But Raj retorted back saying “I have come to offer puja but why are you talking so rudely.” In another video, A Dalit woman sitting outside the temple was seen telling a few children not to go inside as entry is banned for them. In another case a man restricts a Dalit woman from entering the temple. She was seen arguing with him and questioning whether God has told them that he/she (God) should not touch Dalits. The man replied that the temple trustees will not take a call on the issue.
In another video showing a mean outside the temple telling the Dalits to “follow custom practised for the past several years”. Shivaraju, an eyewitness and Dalit from Kadaba, said: “We performed puja outside the temple and were preparing non-vegetarian food a little away from the premises when the incident (between the youth and the priest) happened.” The social structure of India is premised on casteism and racism. Hence, we can say that India is a casteist and racist society which is candidly divided on the basis of ‘We’ and ‘They’—Aryans and Dravidians, pure and polluted, superior and inferior. Based on the binaries that are at work in the Indian society we should reckon with the fact that race and caste are not biological category, but socially constructed category.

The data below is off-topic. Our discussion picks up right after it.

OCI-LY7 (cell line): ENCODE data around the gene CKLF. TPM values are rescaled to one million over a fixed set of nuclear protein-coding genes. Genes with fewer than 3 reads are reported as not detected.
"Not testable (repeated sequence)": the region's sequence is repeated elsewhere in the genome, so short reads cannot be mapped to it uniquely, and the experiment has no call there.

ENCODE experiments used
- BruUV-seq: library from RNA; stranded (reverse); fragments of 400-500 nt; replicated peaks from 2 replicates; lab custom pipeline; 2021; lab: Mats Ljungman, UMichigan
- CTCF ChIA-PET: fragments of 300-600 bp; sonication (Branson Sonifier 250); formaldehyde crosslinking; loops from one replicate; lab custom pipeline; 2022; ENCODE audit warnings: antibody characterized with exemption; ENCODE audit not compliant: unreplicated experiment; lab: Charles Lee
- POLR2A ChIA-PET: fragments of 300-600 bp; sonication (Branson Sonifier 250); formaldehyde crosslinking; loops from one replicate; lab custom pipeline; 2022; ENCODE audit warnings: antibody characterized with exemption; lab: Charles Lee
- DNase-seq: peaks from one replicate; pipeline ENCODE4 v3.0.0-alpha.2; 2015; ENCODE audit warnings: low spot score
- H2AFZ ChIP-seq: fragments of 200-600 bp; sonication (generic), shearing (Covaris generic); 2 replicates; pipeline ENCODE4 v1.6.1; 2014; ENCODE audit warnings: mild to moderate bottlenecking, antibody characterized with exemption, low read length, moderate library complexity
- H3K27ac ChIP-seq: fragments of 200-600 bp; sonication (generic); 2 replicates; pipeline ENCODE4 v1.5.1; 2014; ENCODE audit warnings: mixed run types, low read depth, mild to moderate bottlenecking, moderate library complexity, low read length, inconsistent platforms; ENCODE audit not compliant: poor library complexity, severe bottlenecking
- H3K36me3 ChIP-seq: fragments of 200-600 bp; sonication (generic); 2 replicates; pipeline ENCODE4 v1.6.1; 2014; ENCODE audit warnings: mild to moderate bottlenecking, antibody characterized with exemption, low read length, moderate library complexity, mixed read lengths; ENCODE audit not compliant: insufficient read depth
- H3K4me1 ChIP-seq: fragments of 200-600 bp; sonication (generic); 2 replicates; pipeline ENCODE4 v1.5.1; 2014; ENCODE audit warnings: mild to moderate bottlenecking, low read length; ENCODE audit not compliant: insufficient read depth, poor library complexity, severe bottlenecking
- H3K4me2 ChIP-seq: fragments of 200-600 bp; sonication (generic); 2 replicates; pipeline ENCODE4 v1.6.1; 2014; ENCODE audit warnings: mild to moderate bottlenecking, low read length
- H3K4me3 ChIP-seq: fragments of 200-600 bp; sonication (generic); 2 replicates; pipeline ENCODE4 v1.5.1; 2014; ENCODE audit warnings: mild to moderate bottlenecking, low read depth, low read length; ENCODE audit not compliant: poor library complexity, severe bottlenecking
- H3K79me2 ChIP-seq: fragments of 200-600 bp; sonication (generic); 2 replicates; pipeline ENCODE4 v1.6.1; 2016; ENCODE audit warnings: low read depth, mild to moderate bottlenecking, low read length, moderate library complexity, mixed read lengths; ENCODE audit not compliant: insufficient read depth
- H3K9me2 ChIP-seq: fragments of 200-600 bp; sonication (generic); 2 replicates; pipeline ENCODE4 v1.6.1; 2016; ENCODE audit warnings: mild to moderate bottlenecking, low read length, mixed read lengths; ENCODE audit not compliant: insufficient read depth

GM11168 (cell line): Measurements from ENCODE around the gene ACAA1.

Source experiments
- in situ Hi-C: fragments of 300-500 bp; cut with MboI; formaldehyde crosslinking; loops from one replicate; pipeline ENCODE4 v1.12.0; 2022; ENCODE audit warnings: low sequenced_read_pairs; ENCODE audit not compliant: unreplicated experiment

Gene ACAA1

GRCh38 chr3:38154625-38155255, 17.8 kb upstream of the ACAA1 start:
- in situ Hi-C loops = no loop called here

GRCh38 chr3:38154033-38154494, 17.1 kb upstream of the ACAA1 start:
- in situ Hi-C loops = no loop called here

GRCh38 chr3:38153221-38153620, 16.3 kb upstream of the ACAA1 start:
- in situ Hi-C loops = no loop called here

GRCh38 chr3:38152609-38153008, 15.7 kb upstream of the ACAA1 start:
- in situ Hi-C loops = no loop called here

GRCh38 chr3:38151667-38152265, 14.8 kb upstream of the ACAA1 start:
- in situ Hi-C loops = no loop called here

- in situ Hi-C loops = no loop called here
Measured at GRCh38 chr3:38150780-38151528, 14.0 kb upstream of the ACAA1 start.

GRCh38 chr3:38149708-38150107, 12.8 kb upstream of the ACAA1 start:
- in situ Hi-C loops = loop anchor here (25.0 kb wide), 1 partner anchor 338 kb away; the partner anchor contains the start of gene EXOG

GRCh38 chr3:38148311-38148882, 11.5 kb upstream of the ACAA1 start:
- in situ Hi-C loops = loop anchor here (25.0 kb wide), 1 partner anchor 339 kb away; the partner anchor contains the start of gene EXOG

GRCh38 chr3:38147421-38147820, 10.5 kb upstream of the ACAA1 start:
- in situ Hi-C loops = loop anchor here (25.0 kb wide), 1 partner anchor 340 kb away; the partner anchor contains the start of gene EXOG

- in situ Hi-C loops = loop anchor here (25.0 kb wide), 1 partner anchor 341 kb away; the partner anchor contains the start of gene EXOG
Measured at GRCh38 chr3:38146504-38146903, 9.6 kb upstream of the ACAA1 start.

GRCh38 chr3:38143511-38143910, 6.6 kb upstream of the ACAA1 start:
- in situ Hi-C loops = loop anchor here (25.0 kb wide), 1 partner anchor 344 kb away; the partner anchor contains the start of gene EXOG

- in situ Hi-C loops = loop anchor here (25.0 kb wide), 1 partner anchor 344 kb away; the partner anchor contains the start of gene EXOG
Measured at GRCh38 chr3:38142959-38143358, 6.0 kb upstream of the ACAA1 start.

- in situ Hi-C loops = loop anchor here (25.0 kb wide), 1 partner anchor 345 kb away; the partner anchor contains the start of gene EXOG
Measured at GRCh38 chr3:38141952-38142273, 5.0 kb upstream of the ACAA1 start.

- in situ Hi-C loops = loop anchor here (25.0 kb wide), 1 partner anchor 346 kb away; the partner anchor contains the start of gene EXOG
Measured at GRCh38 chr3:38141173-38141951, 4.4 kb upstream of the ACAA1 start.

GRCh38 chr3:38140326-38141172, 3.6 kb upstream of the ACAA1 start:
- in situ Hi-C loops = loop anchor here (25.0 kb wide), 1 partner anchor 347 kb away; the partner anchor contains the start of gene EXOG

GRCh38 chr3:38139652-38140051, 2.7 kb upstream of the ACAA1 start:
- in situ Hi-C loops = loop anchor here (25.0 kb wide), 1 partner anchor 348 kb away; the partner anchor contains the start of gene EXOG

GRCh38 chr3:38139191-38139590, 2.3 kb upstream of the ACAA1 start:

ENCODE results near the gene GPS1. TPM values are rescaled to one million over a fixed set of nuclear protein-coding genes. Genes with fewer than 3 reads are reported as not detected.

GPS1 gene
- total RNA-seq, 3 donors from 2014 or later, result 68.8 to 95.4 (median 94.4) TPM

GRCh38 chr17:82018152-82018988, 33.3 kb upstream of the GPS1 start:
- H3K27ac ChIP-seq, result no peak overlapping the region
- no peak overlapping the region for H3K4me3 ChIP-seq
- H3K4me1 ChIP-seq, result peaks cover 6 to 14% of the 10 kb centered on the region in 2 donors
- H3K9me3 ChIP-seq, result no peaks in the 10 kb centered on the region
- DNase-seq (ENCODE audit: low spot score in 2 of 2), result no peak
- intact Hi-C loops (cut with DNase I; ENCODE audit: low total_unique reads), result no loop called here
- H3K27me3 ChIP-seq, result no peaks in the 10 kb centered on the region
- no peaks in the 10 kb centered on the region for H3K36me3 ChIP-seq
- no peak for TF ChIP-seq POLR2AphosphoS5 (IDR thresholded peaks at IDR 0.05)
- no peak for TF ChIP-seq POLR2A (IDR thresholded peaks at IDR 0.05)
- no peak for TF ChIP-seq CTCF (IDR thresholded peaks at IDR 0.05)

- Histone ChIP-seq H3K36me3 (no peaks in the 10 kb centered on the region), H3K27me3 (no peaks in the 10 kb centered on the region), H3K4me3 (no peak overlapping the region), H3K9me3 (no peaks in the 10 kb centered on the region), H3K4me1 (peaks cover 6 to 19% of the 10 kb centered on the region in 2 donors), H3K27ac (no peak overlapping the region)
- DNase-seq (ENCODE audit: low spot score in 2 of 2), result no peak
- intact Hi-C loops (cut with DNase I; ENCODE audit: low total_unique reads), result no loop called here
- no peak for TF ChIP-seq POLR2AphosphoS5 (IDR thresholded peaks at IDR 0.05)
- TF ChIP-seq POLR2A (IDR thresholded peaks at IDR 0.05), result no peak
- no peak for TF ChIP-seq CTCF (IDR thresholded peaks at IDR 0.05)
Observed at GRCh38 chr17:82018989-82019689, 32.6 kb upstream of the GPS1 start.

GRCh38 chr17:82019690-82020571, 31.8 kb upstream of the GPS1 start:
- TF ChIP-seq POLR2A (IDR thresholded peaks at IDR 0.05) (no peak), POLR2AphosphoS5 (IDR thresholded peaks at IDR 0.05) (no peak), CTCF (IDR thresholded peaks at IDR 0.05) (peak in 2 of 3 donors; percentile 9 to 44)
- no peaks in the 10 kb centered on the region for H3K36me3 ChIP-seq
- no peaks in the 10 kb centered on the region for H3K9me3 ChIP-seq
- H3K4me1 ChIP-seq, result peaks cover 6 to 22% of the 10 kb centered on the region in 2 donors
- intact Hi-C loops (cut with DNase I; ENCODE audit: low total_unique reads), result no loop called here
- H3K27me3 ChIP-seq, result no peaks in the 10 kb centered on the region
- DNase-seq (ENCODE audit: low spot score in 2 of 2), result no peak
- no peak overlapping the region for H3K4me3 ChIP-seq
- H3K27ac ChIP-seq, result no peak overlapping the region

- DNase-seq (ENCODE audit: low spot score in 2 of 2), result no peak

Racism is a set of ideas which is systematically and coherently constructed ideology, reified and reinforced by a complex beliefs and practices. North easterners are sarcastically called as chinky, Chinese-Momos or Corona. Likewise, Dalits face all sorts of humiliation, treated as sub-humans and called by many names.
Dalits and those from the Northeast though they are part and parcel of India, even after 75 years of free independent India go though apart from physical assaults and lynching, face verbal remarks that hits Dalits’/tribals’ human dignity and human worth that hits their very core of their existence leading to psychological trauma thereby affecting their very being and becoming. Dalits and indigenous people go though all sorts of humiliation and are being ridiculed in such ways that makes those with consciousness to wonder that though the Dalits and those from Northeast India despite being Indians belonging to India they are treated differently as ‘aliens’ and ‘outsiders’.